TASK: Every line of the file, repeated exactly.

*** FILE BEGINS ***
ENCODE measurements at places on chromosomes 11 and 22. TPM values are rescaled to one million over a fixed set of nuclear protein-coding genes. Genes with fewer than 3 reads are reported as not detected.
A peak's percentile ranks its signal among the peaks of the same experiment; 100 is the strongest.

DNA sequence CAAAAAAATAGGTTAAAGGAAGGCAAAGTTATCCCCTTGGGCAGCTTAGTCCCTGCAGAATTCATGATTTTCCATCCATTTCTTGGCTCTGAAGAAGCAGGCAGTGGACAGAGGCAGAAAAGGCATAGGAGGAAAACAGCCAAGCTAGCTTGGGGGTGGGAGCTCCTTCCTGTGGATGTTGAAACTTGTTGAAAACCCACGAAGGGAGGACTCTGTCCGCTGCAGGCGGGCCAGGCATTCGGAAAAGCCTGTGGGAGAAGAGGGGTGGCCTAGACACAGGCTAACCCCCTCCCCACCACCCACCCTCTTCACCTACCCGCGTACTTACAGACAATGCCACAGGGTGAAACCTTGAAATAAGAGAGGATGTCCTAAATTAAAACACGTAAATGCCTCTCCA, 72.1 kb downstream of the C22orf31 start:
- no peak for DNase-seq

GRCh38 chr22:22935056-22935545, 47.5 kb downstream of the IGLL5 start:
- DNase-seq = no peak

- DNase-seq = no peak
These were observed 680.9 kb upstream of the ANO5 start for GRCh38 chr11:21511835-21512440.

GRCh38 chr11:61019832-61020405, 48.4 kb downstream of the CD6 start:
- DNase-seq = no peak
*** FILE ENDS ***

ENCODE measurements at places on chromosomes 11 and 22. TPM values are rescaled to one million over a fixed set of nuclear protein-coding genes. Genes with fewer than 3 reads are reported as not detected.
A peak's percentile ranks its signal among the peaks of the same experiment; 100 is the strongest.

DNA sequence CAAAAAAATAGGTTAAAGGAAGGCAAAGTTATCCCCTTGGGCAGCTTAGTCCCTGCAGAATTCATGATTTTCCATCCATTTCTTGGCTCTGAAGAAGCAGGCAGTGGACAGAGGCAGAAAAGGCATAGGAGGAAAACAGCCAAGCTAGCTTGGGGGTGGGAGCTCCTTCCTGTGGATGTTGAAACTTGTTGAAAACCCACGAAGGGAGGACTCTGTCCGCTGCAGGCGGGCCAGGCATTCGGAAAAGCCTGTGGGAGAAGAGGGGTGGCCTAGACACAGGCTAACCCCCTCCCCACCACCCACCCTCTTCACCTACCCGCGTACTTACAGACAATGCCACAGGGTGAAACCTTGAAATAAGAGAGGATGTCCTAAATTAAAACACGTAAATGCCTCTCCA, 72.1 kb downstream of the C22orf31 start:
- no peak for DNase-seq

GRCh38 chr22:22935056-22935545, 47.5 kb downstream of the IGLL5 start:
- DNase-seq = no peak

- DNase-seq = no peak
These were observed 680.9 kb upstream of the ANO5 start for GRCh38 chr11:21511835-21512440.

GRCh38 chr11:61019832-61020405, 48.4 kb downstream of the CD6 start:
- DNase-seq = no peak